Yesterday, rescuers and volunteers searched through the mud and rubble for thousands of missing people in Derna, a coastal city in eastern Libya that was devastated by a flood that swept through the city like a tsunami and left at least 3,800 dead.
The waterspout that fell between Sunday night and Monday morning burst two dams and caused a dazzling flood comparable to a tsunami of several meters that destroyed buildings, vehicles and dragged away people in its path.
Several countries and international organizations offered to mobilize to confront what a UN official described as a “calamity of epic proportions,” which also hits a country ravaged by years of conflict, where there are two rival governments.
“There is still hope of finding people alive,” said Tamer Ramadan, director of operations for the International Federation of Red Cross and Red Crescent Societies in Libya.
Ramadan avoided giving a death toll as “it would be neither definitive nor precise,” he told reporters at a news conference in Geneva.
The head of the UN Office for Humanitarian Affairs (OCHA), Martin Griffiths, warned that “the extent” of the tragedy is not known and that “the level of needs, the number of deaths is still unknown.”
The Ministry of the Interior of the authority that controls eastern Libya – which is not the government recognized by the UN – reported on Wednesday a death toll of 3,800.
But the balance sheets differ in this oil country that has not yet recovered from the war and chaos that followed the uprising that toppled dictator Muammar Gaddafi in 2011, which ended with an internationally recognized authority in the capital Tripoli and another rival government in the east. .
The International Organization for Migration (IOM) said that “more than 38,640” people were displaced in the most affected areas of northeastern Libya, including 30,000 in Derna alone.
“Dragged by the water.” According to an AFP photographer, the center of Derna looks like a piece of land flattened by a steamroller. Trees were uprooted, and buildings and bridges were washed away.
The inhabitants of this city (around 100 thousand) reported that there are hundreds of bodies under the tons of mud and debris carried by the waters.
“The water was loaded with mud, trees, pieces of iron. The flood traveled for kilometers before occupying the center of the city and washing away or raiding everything in its path,” said Abdelaziz Busmya, a 29-year-old man who lived in a neighborhood that was not affected by the flood.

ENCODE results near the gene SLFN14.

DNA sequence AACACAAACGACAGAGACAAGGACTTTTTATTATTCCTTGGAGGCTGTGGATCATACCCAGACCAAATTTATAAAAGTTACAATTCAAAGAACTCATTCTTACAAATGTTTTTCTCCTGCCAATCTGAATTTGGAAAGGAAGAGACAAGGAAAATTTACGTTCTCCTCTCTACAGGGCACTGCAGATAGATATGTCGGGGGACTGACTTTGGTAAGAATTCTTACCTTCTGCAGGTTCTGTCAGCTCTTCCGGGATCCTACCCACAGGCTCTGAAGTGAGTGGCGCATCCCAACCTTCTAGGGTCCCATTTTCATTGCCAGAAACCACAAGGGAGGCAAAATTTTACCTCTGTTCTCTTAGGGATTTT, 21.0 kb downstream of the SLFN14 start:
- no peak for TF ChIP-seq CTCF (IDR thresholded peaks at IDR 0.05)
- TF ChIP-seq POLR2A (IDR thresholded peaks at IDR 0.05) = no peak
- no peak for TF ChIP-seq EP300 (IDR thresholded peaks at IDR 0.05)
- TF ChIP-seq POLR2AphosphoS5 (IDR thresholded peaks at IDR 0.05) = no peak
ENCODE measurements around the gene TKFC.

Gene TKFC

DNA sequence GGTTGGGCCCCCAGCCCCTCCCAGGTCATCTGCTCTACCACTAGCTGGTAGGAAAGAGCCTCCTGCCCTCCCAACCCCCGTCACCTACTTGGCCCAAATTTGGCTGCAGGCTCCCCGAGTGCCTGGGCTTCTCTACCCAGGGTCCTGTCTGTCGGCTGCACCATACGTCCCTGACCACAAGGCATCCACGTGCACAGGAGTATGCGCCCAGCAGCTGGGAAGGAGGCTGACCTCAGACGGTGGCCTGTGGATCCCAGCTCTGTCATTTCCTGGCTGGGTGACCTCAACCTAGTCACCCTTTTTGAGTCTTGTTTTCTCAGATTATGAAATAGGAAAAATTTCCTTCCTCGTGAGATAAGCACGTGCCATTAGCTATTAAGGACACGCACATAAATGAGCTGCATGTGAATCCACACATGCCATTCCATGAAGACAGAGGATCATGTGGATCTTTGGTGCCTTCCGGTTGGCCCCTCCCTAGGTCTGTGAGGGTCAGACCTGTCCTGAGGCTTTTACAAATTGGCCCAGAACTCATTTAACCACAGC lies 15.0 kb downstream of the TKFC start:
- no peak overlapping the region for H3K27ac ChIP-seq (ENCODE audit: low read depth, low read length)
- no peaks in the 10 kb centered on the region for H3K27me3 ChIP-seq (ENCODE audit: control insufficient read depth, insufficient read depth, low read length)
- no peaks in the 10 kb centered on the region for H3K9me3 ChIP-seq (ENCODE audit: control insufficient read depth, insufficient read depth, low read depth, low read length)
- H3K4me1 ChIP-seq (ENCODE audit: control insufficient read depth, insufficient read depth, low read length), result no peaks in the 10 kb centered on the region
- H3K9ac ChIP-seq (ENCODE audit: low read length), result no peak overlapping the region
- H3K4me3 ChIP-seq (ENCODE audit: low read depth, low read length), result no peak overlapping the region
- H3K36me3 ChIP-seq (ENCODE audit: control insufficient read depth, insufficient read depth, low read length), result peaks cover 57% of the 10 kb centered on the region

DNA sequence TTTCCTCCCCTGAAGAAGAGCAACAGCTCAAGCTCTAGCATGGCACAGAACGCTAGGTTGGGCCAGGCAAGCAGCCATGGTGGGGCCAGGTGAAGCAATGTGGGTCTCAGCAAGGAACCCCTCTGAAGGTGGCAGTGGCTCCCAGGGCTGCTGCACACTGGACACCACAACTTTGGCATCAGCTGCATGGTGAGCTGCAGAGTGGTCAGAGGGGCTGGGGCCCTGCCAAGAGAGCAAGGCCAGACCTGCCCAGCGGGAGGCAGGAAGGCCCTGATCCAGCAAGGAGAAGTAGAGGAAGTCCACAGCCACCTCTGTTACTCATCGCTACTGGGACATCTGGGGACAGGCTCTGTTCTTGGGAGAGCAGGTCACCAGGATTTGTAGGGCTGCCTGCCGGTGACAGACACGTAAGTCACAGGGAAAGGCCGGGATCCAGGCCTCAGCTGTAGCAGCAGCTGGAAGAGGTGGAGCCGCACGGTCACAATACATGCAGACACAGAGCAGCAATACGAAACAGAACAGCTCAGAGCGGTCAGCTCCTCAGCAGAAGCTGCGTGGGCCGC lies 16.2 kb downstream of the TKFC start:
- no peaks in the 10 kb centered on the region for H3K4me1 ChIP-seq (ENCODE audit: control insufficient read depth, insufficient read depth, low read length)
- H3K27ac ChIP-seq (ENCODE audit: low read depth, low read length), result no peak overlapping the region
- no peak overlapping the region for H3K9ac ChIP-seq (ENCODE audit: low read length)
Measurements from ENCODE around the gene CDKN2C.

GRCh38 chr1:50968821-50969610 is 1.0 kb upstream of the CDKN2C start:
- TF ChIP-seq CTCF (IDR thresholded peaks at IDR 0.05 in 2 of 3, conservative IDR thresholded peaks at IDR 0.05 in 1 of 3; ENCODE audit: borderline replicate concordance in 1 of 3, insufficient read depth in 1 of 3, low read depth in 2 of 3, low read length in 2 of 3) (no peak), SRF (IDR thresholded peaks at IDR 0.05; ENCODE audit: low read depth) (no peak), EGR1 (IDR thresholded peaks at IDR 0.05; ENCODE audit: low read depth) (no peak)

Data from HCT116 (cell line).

“I lost friends and close people. They are buried under the mud, or they were dragged by the water until they reached the sea,” he said.
According to him, the Libyan authorities did not take the necessary preventive measures and were content with ordering people to stay at home before the arrival of Storm Daniel, which wreaked havoc as it passed through Turkey, Bulgaria and Greece.
DNA samples. Since Sunday, dozens of bodies have been found every day, sometimes buried in mass graves. Others are still trapped in houses or were swept out to sea and then returned by the waves, say health authorities, who fear possible Pandemics linked to the decomposition of corpses.
The authorities face the dilemma of whether to preserve the bodies found to be able to identify them or bury them quickly to prevent their decomposition, since the capacity of the morgues is very limited and there are fears of Pandemics.
“We are trying to take DNA samples and photos of the victims before burying them to help with their identification later,” Lieutenant Tarek al Kharraz, spokesman for the Interior Ministry of the unrecognized government in the east of the country, told local television.
The International Committee of the Red Cross (ICRC) distributed 6,000 funeral bags in the city.
And the UN Humanitarian Coordination Office launched an urgent appeal to raise more than 71 million dollars to help the 250,000 people with the greatest needs of the 884,000 they estimate to be affected.